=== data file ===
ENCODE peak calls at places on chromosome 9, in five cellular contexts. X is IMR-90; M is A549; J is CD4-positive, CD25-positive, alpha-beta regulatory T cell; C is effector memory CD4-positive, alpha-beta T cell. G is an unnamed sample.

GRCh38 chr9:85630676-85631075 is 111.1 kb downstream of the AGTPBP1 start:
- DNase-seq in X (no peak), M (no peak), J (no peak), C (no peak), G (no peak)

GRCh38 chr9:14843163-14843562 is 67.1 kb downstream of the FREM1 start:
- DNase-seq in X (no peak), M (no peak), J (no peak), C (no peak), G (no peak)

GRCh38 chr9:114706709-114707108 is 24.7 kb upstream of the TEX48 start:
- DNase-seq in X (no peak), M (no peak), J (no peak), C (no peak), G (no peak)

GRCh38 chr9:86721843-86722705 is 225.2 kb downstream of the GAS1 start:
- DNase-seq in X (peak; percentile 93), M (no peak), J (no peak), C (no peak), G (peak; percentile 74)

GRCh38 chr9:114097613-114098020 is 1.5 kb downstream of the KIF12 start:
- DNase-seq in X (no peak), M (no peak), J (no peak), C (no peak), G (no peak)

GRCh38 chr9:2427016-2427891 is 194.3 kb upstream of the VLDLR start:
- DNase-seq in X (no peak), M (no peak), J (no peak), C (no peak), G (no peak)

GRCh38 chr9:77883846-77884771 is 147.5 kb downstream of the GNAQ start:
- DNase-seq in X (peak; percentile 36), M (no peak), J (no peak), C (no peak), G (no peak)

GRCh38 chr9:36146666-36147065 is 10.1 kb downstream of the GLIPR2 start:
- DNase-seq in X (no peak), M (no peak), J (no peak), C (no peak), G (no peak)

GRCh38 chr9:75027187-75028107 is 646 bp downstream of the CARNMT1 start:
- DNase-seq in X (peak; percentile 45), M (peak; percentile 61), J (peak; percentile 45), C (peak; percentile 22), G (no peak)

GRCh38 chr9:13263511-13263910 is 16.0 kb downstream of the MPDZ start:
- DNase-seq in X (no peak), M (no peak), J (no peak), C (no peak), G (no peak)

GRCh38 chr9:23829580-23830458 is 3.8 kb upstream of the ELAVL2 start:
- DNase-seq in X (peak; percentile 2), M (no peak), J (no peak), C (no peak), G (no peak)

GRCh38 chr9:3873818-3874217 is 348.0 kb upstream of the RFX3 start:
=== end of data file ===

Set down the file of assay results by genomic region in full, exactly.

ENCODE peak calls at places on chromosome 9, in five cellular contexts. X is IMR-90; M is A549; J is CD4-positive, CD25-positive, alpha-beta regulatory T cell; C is effector memory CD4-positive, alpha-beta T cell. G is an unnamed sample.

GRCh38 chr9:85630676-85631075 is 111.1 kb downstream of the AGTPBP1 start:
- DNase-seq in X (no peak), M (no peak), J (no peak), C (no peak), G (no peak)

GRCh38 chr9:14843163-14843562 is 67.1 kb downstream of the FREM1 start:
- DNase-seq in X (no peak), M (no peak), J (no peak), C (no peak), G (no peak)

GRCh38 chr9:114706709-114707108 is 24.7 kb upstream of the TEX48 start:
- DNase-seq in X (no peak), M (no peak), J (no peak), C (no peak), G (no peak)

GRCh38 chr9:86721843-86722705 is 225.2 kb downstream of the GAS1 start:
- DNase-seq in X (peak; percentile 93), M (no peak), J (no peak), C (no peak), G (peak; percentile 74)

GRCh38 chr9:114097613-114098020 is 1.5 kb downstream of the KIF12 start:
- DNase-seq in X (no peak), M (no peak), J (no peak), C (no peak), G (no peak)

GRCh38 chr9:2427016-2427891 is 194.3 kb upstream of the VLDLR start:
- DNase-seq in X (no peak), M (no peak), J (no peak), C (no peak), G (no peak)

GRCh38 chr9:77883846-77884771 is 147.5 kb downstream of the GNAQ start:
- DNase-seq in X (peak; percentile 36), M (no peak), J (no peak), C (no peak), G (no peak)

GRCh38 chr9:36146666-36147065 is 10.1 kb downstream of the GLIPR2 start:
- DNase-seq in X (no peak), M (no peak), J (no peak), C (no peak), G (no peak)

GRCh38 chr9:75027187-75028107 is 646 bp downstream of the CARNMT1 start:
- DNase-seq in X (peak; percentile 45), M (peak; percentile 61), J (peak; percentile 45), C (peak; percentile 22), G (no peak)

GRCh38 chr9:13263511-13263910 is 16.0 kb downstream of the MPDZ start:
- DNase-seq in X (no peak), M (no peak), J (no peak), C (no peak), G (no peak)

GRCh38 chr9:23829580-23830458 is 3.8 kb upstream of the ELAVL2 start:
- DNase-seq in X (peak; percentile 2), M (no peak), J (no peak), C (no peak), G (no peak)

GRCh38 chr9:3873818-3874217 is 348.0 kb upstream of the RFX3 start: